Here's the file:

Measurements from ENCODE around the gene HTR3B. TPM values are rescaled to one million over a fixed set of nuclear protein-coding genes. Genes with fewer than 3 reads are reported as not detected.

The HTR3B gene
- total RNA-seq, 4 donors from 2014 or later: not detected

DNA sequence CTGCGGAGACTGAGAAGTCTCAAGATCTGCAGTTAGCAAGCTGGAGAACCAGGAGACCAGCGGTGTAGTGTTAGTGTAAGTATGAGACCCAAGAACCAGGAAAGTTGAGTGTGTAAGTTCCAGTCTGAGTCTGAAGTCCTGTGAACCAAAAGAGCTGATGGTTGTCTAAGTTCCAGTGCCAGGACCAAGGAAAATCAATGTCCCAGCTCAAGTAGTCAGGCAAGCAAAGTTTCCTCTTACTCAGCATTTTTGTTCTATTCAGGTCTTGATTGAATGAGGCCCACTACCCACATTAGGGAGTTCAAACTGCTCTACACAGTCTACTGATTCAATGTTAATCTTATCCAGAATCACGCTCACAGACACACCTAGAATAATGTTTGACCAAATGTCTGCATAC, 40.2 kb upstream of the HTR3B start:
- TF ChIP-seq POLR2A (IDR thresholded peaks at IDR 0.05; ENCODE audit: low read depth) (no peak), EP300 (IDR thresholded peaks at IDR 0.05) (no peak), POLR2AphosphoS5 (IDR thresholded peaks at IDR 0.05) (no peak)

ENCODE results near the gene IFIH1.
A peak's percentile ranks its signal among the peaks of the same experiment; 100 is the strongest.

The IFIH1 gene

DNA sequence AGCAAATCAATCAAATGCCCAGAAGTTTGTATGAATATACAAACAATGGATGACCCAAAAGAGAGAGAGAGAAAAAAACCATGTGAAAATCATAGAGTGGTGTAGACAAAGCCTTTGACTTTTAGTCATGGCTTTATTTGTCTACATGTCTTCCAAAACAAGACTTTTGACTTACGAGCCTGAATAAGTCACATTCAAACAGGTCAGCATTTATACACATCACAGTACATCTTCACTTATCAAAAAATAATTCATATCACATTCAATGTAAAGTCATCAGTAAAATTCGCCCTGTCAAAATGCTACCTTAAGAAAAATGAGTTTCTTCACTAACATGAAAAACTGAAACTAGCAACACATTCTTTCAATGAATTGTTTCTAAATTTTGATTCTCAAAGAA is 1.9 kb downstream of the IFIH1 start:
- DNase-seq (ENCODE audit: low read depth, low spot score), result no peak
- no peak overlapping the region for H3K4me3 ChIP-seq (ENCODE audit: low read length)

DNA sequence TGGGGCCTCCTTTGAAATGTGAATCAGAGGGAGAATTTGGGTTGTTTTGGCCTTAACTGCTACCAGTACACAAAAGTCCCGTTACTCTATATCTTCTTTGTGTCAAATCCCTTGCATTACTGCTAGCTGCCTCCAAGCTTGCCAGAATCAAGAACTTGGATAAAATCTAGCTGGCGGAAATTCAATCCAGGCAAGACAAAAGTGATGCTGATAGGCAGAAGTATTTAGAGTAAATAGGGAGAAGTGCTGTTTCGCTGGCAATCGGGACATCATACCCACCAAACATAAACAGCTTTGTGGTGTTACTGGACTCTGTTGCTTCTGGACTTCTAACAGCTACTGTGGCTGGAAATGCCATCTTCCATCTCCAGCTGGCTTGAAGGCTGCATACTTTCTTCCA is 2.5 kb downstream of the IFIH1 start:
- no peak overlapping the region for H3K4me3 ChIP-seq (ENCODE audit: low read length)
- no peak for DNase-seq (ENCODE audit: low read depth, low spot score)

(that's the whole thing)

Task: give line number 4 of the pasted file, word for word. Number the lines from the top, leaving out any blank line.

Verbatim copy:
DNA sequence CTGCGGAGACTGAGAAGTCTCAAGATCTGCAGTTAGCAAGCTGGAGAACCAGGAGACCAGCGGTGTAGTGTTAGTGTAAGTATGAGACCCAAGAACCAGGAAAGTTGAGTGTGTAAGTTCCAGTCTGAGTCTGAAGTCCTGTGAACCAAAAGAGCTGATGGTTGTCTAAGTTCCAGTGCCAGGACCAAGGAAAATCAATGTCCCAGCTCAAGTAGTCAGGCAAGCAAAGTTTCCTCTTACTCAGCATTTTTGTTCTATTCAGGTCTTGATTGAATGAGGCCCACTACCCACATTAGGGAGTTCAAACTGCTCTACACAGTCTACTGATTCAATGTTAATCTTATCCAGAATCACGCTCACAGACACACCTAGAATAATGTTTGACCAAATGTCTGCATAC, 40.2 kb upstream of the HTR3B start: